Despite this persistent uncertainty about the type of entity best suited for DAOs, the SEC has made it clear that many DAO transactions, often referred to as Initial Coin Offerings (ICOs) or token sales, are subject to federal securities law. A July 2017 SEC Report stated that anyone participating in unregistered offerings of distributed tokens via DAOs will be held personally liable for violating federal securities laws. Stephanie Avakian, Co-Director of the SEC’s Enforcement Division, highlighted the Commission’s commitment to transparency: “The innovative technology behind these virtual transactions does not exempt [DAOs] from the regulatory framework designed to protect investors and the integrity of the markets.” (SEC, sec.gov). Despite their innovation, DAOs must either meet private placement offering exemption requirements, or be subject to the same federal securities laws as the biggest players on the New York Stock Exchange and NASDAQ.
DAOs are in a position to revolutionize the corporate governance world. Proponents of the DAO structure go as far as to say a DAO can “cryptographically guarantee democracy” because its code requires stakeholders to vote on decisions such as which projects to pursue, which rules to change, and whether to oust a fellow investor. (Alyssa Hertig, CoinDesk). However, “The DAO” found that awarding voting rights based on tokens held may also present problems. “The DAO” required 20% of investors to approve a decision before it could go through, but some investors held so many tokens that their votes alone would be enough to trump the voting rights of all others, resulting in a decision-making monopoly. (Andrew Hinkes, CoinDesk). Still, DAOs may provide other beneficial alternatives to traditional governance structures, like express disclosure of terms, conditions, and organizational structure. DAOs give investors a true say in business decisions by eliminating boards of directors, while increasing efficiency by having smart contracts automatically run day-to-day operations. (Alyssa Hertig, CoinDesk).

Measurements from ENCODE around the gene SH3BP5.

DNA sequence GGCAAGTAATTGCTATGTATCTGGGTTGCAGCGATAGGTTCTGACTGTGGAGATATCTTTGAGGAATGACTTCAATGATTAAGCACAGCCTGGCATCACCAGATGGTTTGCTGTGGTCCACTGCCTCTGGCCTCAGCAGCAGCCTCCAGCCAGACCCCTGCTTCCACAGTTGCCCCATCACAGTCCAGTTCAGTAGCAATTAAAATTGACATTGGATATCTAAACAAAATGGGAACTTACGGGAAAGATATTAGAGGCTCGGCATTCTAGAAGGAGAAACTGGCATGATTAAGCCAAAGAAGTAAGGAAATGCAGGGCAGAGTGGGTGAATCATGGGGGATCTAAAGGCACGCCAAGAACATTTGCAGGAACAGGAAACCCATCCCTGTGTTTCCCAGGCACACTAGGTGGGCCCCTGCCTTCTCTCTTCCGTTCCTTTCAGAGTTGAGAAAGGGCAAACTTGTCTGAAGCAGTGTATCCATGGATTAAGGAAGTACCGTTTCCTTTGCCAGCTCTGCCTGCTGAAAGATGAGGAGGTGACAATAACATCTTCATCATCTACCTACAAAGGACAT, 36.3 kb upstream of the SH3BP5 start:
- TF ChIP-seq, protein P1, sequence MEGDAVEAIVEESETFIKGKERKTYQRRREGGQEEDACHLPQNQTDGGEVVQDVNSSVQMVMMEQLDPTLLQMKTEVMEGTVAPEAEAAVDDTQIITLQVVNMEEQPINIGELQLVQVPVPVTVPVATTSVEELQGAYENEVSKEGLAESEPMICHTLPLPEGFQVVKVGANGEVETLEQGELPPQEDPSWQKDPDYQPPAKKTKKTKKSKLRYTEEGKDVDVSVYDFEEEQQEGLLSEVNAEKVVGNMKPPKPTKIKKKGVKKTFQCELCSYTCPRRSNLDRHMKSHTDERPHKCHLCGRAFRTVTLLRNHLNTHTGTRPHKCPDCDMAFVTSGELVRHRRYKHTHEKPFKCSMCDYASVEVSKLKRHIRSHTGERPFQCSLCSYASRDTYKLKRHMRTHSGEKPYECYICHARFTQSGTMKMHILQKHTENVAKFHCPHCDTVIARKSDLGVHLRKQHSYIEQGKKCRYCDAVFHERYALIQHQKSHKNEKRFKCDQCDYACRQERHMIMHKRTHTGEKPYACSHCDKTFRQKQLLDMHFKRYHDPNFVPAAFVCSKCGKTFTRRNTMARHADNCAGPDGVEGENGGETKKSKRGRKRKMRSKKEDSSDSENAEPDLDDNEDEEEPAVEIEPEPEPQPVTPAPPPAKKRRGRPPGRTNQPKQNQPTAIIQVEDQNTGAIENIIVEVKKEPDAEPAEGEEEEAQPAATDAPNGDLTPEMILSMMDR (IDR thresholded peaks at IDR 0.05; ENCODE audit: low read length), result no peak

Decentralized Autonomous Organizations are still very much in their infancy. Despite their kinks, however, they may represent a viable solution to some of the problems that continue to plague traditional corporations: inefficiency, corruption, and human error, to name a few. One academic even stated that DAOs “are capable of enabling a global transition to a post-capitalist society.” (Zane Huffman, NullTX). While that remains to be seen, these organizations are certainly going to be an exciting topic to watch in corporate and securities law.